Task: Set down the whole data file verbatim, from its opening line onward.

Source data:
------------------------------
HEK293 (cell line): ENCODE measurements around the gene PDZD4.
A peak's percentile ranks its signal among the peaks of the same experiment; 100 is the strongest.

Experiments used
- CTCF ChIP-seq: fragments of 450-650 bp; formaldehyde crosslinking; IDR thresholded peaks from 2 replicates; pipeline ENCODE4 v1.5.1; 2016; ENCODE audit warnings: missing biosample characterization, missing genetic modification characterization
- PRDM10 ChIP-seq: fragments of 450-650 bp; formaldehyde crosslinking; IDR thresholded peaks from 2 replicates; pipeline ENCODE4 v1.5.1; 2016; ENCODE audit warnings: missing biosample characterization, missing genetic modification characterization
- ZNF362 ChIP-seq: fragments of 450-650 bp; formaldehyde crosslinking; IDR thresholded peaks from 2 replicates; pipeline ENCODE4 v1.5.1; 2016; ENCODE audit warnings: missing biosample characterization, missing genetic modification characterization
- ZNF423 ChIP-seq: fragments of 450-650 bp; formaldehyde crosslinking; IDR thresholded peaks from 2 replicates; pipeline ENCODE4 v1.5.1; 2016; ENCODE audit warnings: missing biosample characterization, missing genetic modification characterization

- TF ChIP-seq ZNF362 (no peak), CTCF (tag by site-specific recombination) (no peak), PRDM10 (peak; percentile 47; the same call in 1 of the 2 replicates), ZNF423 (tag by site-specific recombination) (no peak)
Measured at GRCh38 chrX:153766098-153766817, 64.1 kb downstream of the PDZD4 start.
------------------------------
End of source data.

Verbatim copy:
HEK293 (cell line): ENCODE measurements around the gene PDZD4.
A peak's percentile ranks its signal among the peaks of the same experiment; 100 is the strongest.

Experiments used
- CTCF ChIP-seq: fragments of 450-650 bp; formaldehyde crosslinking; IDR thresholded peaks from 2 replicates; pipeline ENCODE4 v1.5.1; 2016; ENCODE audit warnings: missing biosample characterization, missing genetic modification characterization
- PRDM10 ChIP-seq: fragments of 450-650 bp; formaldehyde crosslinking; IDR thresholded peaks from 2 replicates; pipeline ENCODE4 v1.5.1; 2016; ENCODE audit warnings: missing biosample characterization, missing genetic modification characterization
- ZNF362 ChIP-seq: fragments of 450-650 bp; formaldehyde crosslinking; IDR thresholded peaks from 2 replicates; pipeline ENCODE4 v1.5.1; 2016; ENCODE audit warnings: missing biosample characterization, missing genetic modification characterization
- ZNF423 ChIP-seq: fragments of 450-650 bp; formaldehyde crosslinking; IDR thresholded peaks from 2 replicates; pipeline ENCODE4 v1.5.1; 2016; ENCODE audit warnings: missing biosample characterization, missing genetic modification characterization

- TF ChIP-seq ZNF362 (no peak), CTCF (tag by site-specific recombination) (no peak), PRDM10 (peak; percentile 47; the same call in 1 of the 2 replicates), ZNF423 (tag by site-specific recombination) (no peak)
Measured at GRCh38 chrX:153766098-153766817, 64.1 kb downstream of the PDZD4 start.